On August 3rd, European Union antitrust regulators asked Spain to explain why it attached conditions to German energy company E.On AG's $34 billion bid for the Spanish utility Endesa SA. Spain's National Energy Commission said last week that it would permit the 26.9 billion euro deal only if E.On sells about a third of Endesa's power generation assets.
The European Commission — which oversees large European mergers — already cleared the bid in April without conditions, saying it would not create competition problems in Spain. EU spokesman Stefaan De Rynck said regulators wanted Spain to explain how its decision was in line with EU competition law.
E.On said it would appeal the ruling that it must sell assets. The company made its cash bid for Endesa after Spain's Gas Natural SA offered 20.87 billion euros ($26.6 billion) in cash and stock.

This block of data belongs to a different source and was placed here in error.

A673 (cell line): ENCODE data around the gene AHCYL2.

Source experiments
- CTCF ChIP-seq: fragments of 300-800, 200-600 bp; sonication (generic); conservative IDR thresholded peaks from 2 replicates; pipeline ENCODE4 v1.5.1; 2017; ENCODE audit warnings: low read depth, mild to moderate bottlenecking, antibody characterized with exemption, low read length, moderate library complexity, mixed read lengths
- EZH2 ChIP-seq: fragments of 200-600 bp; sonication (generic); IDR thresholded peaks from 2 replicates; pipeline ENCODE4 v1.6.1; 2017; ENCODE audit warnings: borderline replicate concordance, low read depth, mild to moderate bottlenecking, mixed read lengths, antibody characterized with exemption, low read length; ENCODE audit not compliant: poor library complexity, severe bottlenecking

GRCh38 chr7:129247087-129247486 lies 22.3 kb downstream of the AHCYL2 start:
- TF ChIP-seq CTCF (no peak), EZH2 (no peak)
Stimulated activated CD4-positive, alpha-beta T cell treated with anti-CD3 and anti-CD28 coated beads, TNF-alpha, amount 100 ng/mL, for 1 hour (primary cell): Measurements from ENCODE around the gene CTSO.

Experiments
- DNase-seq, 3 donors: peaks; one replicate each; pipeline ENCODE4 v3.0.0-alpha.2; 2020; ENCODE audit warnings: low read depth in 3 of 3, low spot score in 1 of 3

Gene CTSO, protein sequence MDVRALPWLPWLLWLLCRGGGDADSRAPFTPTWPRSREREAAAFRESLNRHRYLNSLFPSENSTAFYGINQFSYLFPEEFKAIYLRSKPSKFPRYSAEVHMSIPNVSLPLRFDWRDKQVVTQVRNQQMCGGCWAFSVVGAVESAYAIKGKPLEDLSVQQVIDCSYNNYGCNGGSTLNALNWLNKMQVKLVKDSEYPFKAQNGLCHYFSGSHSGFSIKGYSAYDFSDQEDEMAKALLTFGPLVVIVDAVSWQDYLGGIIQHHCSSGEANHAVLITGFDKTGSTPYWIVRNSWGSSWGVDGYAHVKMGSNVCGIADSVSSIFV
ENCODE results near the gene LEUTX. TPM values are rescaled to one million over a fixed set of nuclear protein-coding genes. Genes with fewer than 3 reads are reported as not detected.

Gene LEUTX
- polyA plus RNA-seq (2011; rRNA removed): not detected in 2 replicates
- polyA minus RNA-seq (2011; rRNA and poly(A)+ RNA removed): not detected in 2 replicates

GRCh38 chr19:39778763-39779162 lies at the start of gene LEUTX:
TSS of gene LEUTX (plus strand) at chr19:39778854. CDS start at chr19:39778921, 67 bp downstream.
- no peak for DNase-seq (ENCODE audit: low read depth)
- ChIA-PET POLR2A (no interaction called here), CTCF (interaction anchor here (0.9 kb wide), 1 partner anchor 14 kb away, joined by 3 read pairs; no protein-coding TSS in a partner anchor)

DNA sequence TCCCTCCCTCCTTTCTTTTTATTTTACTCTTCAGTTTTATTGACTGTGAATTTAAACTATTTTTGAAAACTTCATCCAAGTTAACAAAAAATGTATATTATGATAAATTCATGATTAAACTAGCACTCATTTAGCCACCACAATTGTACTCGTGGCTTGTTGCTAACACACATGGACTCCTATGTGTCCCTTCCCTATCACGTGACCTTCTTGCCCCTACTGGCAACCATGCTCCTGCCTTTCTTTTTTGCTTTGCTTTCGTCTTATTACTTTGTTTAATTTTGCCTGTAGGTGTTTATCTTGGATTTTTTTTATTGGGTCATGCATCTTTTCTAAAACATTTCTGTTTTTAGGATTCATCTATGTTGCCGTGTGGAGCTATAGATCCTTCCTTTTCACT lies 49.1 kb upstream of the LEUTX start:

Spain's Socialist government strongly backs the Gas Natural bid and argues that it is in the national interest to have a strong global energy company owned by Spaniards. Endesa favors the E.On bid but a final decision will be made by Endesa shareholders. Both bids were effectively frozen after Endesa filed more than 30 lawsuits, which resulted in two separate courts granting injunctions on the Gas Natural bid.
EU approval for the deal is also under attack from Spanish electricity company Iberdrola SA, which appealed to the EU's highest courts to overturn it, claiming regulators did not take into account complaints about how the deal would affect the Spanish electricity market. It backs Gas Natural and stands to acquire Endesa assets worth between $8.9 billion and $11.5 billion if that bid succeeds.
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